Was the jury out for Jodie Comer's West End debut in Prima Facie?
The show is playing now in the West End
Sarah Crompton, WhatsOnStage
"Jodie Comer has the ability to communicate many conflicting emotions simultaneously: she is funny when she is vomiting down a loo, but also utterly vulnerable and terrified; when she describes her mother she is both loving and ashamed.
"Each thought and emotion registers not only in her face, but in her body. She seems to imprint things onto herself before speaking. By the end of the play, she doesn't even look like the woman who began it."
Arifa Akbar, The Guardian
"A one-woman play about a lawyer who specialises in defending men accused of sexual assault, until she is assaulted herself, it demands frenetic, non-stop physical and emotional engagement from its lead.
"Comer delivers. She roars through Suzie Miller's script. The play roars, too, sometimes too loudly in its polemic, but Comer works overtime to elevate these moments. Directed by Justin Martin, Comer's Tessa Ensler is a ruthlessly competitive young barrister with a sly wit."
Ava Wong Davies, The Independent
"When Tessa decides to take her rapist to court and becomes the witness – and is cross-examined by a patronising, vicious QC – Comer is alternately steely and impassioned, noble and embarrassed, flustered and composed. It's a remarkably agile performance.
"The production itself is full of striking elements: musical compositions by Rebecca Lucy Taylor (aka pop star Self Esteem) throb and hum like a pulsing vein, and Miriam Buether's set design initially places Tessa in a vast library, surrounded by legal documents. The walls around her then fall away, leaving her stranded in an inky void. Perhaps it's a mite too emphatic, but it's potent nonetheless."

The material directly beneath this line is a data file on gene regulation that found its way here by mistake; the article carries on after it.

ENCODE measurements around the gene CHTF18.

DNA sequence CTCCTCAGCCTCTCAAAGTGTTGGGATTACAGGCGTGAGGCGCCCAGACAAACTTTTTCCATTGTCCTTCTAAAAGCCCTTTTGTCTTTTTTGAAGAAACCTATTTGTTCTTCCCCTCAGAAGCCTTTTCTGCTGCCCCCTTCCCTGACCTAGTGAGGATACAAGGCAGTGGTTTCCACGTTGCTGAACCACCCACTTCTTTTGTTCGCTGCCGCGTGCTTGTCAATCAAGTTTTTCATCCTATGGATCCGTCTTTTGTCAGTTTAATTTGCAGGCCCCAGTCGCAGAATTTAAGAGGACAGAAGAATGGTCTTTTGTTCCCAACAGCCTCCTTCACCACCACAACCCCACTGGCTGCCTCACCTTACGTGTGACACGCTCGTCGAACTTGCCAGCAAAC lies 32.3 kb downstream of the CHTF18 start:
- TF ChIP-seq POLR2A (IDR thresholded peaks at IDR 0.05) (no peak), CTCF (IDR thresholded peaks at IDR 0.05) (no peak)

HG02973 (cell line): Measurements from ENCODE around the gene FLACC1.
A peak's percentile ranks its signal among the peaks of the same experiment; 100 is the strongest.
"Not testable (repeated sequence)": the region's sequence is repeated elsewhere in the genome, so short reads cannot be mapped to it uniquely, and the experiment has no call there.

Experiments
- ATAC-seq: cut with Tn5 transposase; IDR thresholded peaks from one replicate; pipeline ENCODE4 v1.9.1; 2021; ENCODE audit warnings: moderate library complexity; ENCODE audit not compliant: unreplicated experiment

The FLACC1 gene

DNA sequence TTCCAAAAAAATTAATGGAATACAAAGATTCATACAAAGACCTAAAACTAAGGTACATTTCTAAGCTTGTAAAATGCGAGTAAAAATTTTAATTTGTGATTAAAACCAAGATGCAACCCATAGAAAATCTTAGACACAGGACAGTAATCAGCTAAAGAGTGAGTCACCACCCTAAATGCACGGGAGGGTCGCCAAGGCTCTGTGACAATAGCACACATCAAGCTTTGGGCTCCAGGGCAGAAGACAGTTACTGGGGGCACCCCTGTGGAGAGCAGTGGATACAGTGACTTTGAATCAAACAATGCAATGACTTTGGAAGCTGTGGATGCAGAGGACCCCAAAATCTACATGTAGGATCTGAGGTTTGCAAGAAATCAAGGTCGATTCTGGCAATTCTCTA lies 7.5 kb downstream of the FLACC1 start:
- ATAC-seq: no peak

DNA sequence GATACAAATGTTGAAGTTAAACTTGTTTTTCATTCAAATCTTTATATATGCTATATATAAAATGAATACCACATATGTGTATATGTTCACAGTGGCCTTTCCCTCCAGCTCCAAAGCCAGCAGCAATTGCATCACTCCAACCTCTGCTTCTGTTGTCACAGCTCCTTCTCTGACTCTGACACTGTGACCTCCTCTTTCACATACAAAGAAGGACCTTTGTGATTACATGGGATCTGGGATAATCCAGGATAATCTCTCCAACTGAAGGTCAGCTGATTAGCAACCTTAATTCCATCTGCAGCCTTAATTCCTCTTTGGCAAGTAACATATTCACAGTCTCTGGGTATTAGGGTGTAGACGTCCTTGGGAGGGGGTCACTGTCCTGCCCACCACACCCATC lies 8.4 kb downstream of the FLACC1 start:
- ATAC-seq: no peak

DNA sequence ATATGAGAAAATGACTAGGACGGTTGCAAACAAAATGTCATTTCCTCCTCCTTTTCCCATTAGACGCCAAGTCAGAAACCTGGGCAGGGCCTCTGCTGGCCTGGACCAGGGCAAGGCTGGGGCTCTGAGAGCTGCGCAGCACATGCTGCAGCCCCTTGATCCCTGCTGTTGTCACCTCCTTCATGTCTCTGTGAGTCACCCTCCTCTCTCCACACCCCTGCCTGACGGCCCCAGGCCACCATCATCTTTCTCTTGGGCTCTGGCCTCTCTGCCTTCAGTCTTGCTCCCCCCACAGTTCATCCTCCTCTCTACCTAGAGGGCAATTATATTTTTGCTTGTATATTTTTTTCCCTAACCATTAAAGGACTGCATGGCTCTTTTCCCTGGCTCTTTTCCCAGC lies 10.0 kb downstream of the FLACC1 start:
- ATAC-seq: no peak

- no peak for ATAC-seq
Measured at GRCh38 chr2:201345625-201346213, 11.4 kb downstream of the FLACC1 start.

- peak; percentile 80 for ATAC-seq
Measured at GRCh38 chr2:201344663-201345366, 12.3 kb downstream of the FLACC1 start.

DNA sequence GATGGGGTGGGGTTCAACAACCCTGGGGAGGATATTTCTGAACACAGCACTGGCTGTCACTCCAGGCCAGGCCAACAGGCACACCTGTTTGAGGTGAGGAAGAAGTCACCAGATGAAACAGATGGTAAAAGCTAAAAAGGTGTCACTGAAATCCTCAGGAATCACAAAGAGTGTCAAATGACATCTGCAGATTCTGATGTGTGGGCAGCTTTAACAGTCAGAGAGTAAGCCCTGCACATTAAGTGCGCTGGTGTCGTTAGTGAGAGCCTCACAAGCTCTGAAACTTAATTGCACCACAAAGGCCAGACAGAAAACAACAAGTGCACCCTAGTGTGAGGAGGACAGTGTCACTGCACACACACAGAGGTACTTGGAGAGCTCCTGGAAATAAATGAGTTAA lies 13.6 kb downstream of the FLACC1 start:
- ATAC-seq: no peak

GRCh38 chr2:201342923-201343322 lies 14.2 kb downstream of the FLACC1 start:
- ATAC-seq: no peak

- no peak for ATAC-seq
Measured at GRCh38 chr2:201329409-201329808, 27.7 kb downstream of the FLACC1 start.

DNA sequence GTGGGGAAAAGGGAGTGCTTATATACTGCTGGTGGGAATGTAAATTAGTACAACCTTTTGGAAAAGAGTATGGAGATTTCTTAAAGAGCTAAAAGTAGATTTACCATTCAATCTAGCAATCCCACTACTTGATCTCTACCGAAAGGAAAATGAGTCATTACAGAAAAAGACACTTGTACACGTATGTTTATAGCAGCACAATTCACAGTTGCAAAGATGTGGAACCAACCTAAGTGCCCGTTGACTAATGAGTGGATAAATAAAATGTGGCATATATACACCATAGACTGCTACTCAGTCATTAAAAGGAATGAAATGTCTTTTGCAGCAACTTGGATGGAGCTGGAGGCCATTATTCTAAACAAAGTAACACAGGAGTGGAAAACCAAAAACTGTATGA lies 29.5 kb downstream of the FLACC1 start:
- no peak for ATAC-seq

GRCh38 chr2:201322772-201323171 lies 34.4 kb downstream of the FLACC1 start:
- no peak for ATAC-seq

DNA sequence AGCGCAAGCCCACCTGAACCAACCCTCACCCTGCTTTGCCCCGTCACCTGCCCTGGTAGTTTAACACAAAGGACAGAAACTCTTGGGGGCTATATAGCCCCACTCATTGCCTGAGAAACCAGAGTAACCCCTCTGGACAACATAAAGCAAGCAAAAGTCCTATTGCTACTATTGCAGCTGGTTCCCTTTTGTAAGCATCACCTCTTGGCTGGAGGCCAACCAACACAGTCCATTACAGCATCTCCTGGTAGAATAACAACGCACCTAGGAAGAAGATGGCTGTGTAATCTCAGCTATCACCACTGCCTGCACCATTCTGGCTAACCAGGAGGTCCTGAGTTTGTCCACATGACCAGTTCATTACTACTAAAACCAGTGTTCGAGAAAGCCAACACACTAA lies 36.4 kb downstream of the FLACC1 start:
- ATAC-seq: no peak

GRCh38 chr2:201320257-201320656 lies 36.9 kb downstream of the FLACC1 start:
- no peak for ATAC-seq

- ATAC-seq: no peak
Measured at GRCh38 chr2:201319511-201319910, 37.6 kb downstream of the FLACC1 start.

Dominic Maxwell, The Times
"If you're one of the fans who have already made this West End run a sell-out — give or take day seats, returns and a weekly ticket scheme, with a cinema broadcast to come — rest assured you are in for something special. And if the play itself, first seen in Sydney in 2019, is unabashedly driven by an agenda that Comer's character has then been created to serve, it still makes its point in style."
Dominic Cavendish, The Telegraph
"If there's an issue with the play it's that in its final epilogue, it bluntly avows that need for systemic change, effectively demanding our indignation, whereas that concern bubbles up quite naturally in response to what we witness. Though the presentation of what happens to Comer's thirtysomething character – Tessa Ensler – unambiguously shows her as a rape victim, Miller's slant, and Comer's portrayal, still teem with rich nuance, testing sympathies."
Andrzej Lukowski, Time Out
"It's understandable that Comer wanted to kick off her stage career with a meaty 100-minute monologue about something she feels passionate about. If all famous actors simply went for the best play possible, we'd be stuck with even more bloody Hamlet. With Prima Facie, Jodie Comer had something to prove about herself, and something she wanted to say about the world, and she's done both.